Trudi Staeheli has a gorgeous garden oasis located in the Currumbin Valley. She also shares some of her garden experience in the form of a beautifully written diary entry.
First of all how would you describe your garden?
My garden is a “plants woman’s” garden, as I like diversity. Leans towards the cottage garden. It is not a manicured garden with lawns. I also grow a wild garden with native and exotic bushes and trees as wildlife refuge and for butterflies and bees. I grow many bulbs, my forte are Hippeastrums which I grow from seed and I also like cottage Gladioli. A big part of my garden is dedicated to Bromeliads.
My vegetable garden is very important. It provides the vegetables I use in the kitchen. I also grow an extensive orchard with many different varieties of Mangoes and other tropical fruit, Rollinia, Sapote, Persimmon and many more. Also Pecan nuts, quinces and tropical apples, pears and so much more. It is a little like a garden of Eden! My garden is 1 ¼ acres in the Currumbin Valley, which is sub tropical so there is no frosts where I am.
How did you get started in gardening?
My mother had a big garden. I always liked plants and planting something. I gardened all my life and was lucky to have a garden where ever I lived in the world. I am 75 now and hope to garden for another 25 years.
What motivates you to get up and garden?
I am an early riser and I do not have a special motivation to go out, there is always something interesting to see in my garden. I like also photography and the morning light is a great time to snap some pictures.
What were some of the unexpected hurdles in your garden? How did you deal with them?
My biggest hurdle was when I moved from a cold climate garden to a subtropical garden. It was a big learning curve, everything was different. I learned from books and garden magazines, as the Internet was not available. It was not just the climate – The plants and planting time was different. The climate was also much drier at certain times and wetter at others than I was used to. I wanted to know so I learned as I gardened.
What were some of the unexpected benefits from gardening?
There are so many benefits actually nothing was unexpected.
Is there a gardening moment that stands out for you?
This entry is from my diary, Under a Hotter Sun in 1974 when I lived on a grazing property in Northern NSW.
Planting a vegetable garden, one is very much in the hands of the gods!
In autumn when the sun retreats its fierceness and spreads out a golden mellow light, is the time for new plantings.
Most vegetables do very well over winter. Some have a standstill in the coldest month like July and August. All year round vegetables are growing; harvested and planted again, it is an ongoing job.
Herbs do well, mostly all of them all year round. Basil seeds itself. Lavender and Rosemary bushes are planted in the vegetable garden for use and for beauty Italian and curly Parsley and in autumn Coriander self seeds. A big bush of Lemongrass its long sharp leaves gracefully weeping waiting to be used in cooking and for cool drinks.
I had a very hard job to prepare the garden beds for my autumn and winter plantings. The soil had become hard and compact over the hottest summer month from the rain pelting down, compacting the soil. The unrelenting heat of the sun baked my poor garden beds so hard, it was ready to cut clay bricks from it.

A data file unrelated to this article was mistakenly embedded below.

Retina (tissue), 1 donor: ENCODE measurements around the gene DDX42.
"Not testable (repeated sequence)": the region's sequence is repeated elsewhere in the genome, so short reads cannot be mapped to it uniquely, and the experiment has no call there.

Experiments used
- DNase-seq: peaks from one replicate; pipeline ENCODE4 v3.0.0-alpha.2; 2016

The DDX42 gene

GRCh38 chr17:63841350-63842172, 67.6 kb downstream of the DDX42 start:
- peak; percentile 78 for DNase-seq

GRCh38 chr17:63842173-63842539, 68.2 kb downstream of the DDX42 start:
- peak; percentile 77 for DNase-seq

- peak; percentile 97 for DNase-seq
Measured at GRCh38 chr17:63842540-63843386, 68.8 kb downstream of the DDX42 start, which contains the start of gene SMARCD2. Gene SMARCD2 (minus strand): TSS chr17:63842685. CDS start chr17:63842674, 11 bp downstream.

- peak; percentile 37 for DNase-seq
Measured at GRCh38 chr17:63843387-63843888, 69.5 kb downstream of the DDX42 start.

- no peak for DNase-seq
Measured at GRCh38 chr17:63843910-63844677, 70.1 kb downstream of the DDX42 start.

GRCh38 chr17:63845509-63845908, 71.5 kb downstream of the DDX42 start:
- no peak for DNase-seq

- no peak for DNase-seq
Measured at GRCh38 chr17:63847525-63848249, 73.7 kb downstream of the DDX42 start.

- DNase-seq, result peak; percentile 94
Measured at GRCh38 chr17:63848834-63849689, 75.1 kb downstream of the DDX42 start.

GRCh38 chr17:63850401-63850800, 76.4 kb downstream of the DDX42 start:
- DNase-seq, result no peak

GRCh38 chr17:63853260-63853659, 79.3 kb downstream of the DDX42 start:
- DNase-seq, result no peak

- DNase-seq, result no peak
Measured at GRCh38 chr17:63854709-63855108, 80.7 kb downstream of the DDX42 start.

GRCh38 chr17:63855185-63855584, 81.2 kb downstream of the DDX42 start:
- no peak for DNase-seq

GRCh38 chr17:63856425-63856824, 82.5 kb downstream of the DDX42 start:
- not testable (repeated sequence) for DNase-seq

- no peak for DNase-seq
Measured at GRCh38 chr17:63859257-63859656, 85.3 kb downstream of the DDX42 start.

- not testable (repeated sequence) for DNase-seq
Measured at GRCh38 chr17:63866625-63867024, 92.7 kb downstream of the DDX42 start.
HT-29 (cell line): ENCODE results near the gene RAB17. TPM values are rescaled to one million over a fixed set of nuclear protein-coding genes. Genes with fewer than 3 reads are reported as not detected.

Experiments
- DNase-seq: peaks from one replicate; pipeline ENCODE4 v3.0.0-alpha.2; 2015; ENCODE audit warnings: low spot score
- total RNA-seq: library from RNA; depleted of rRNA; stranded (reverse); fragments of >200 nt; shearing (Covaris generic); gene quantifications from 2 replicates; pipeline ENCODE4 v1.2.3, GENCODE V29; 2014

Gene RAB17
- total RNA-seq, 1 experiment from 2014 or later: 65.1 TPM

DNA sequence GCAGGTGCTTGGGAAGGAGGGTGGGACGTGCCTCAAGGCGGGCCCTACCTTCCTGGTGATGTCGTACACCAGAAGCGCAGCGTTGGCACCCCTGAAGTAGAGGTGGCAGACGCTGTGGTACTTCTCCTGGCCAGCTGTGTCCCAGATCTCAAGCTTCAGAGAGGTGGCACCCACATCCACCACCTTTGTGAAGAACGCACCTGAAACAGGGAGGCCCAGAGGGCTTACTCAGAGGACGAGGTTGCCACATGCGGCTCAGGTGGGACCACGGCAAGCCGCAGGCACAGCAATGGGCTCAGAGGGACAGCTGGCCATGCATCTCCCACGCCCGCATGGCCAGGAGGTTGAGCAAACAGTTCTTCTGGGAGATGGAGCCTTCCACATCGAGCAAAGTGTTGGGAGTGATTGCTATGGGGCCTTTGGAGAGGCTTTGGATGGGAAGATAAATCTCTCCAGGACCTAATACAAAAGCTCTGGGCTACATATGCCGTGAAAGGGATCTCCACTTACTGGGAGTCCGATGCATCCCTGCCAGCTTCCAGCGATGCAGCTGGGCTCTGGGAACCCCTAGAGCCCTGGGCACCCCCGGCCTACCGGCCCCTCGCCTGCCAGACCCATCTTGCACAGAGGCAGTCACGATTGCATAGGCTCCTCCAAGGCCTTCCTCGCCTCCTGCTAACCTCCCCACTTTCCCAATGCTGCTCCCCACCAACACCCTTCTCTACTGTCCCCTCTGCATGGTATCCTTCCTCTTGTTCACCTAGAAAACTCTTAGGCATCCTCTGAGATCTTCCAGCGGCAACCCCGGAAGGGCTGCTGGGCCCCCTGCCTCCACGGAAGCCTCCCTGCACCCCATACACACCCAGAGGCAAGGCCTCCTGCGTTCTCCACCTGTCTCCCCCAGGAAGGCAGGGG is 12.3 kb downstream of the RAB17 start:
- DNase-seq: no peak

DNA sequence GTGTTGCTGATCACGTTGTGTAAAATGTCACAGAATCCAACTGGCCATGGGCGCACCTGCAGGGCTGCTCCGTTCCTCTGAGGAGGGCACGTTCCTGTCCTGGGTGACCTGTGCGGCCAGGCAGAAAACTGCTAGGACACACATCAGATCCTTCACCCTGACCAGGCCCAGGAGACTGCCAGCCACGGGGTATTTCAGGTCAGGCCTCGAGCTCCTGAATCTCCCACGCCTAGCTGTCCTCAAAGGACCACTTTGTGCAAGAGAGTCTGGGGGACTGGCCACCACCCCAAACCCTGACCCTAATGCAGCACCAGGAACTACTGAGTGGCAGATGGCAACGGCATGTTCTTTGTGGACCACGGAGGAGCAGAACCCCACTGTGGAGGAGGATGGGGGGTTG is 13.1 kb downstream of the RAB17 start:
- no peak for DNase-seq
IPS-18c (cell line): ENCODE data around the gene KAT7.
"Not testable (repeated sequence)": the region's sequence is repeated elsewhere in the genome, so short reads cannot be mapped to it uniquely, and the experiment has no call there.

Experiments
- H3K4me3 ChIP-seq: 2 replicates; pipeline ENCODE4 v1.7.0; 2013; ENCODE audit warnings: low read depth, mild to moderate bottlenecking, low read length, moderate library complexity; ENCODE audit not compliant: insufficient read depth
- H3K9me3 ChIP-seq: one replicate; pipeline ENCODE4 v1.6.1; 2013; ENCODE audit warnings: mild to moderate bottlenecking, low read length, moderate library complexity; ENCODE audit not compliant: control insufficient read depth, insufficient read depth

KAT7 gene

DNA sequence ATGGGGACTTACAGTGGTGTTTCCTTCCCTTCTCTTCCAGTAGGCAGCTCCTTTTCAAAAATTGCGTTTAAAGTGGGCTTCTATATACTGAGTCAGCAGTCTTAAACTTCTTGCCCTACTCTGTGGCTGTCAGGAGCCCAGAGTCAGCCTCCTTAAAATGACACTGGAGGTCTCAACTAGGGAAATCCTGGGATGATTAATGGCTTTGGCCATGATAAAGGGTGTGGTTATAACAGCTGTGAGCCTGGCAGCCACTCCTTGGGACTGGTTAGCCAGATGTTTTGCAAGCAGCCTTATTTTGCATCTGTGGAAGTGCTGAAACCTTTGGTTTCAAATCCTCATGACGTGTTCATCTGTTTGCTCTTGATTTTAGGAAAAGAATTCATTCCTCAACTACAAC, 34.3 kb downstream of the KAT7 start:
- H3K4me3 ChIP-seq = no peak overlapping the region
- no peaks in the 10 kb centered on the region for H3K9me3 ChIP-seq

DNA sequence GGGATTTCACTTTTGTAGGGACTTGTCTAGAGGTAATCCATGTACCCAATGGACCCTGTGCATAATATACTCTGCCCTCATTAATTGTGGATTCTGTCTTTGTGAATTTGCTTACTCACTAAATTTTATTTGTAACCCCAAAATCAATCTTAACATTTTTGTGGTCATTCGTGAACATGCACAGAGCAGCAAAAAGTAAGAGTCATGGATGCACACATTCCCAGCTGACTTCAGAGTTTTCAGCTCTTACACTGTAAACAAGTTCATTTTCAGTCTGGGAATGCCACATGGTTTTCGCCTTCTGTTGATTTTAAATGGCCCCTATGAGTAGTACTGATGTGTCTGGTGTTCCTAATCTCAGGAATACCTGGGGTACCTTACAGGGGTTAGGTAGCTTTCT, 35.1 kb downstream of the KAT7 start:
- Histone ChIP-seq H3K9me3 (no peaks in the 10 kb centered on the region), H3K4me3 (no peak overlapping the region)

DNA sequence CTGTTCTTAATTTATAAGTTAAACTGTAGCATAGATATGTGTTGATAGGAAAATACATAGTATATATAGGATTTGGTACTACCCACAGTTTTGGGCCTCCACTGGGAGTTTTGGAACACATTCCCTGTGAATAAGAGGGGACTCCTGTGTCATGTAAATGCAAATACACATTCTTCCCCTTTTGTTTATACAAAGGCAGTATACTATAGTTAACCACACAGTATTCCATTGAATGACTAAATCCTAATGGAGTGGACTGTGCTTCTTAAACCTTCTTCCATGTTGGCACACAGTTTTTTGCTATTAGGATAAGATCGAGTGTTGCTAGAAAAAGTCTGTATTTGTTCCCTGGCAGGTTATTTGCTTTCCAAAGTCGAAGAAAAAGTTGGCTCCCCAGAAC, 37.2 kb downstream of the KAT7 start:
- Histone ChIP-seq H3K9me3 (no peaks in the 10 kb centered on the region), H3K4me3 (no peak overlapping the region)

After a lot of sweat and hard work the soil became crumbly again and spread with my coveted cow pads I had collected. Then came the easy and nice task of planting the tiny vegetable seedlings.
Lettuce, the snails liked the tender leaves just as much as we did. Cabbages and Broccoli, the beloved food of the larvae of the white butterfly. Beans were most of the time trouble free, if the weather was not to wet. Actually with everything I planted I was challenged by a myriad of insects, birds, possums everybody wanted a slice of my plantings.
I had to learn to share, which is hard when you rely on the vegetables or fruit planted. Very seldom I lost everything and then mostly because there was a bad hailstorm. Hailstorms were rampant in this flat land area.
I was scanning the sky when I saw the ominous band of blue-green clouds settling like a bruise. When the cattle started lowing and collected to wander up into the bush I was sure something was up.
I have experienced one very devastating hailstorm. The vegetable garden looked at its best. The beans were ready to harvest. Tomatoes, Capsicum and eggplants were already showing off their beautiful colours lacquer red and deep purple, plump and shiny in between the foliage. Melons were filling out, everything was at its peak looking healthy and perfect. The sky was now shrouded with boiling blue green and black clouds. Then came the hailstorm, jagged lumps of ice. Big as tennis balls were falling from the sky hitting the tin roof of the house with a noise not imaginable. It did not relent until all the trees and shrubs were stripped of leaves twigs and flowers. The vegetable garden was devastated, everything was smashed and pulped. It is quite strange the reaction one feels seeing all the devastation of ones work happening in such a short time.
Then the sun emerged, it slashed through the clouds and eerily a beautiful rainbow stretched its colours along the horizon.
What has your garden taught you?
Never give up. If someone says this won’t grow here, try it anyway.
If you were a fruit or vegetable, what would you be?
I would like to be a Banana!
What tips would you offer first time gardeners?
If something does not grow the first time it will the second time . Never give up, the results are amazing.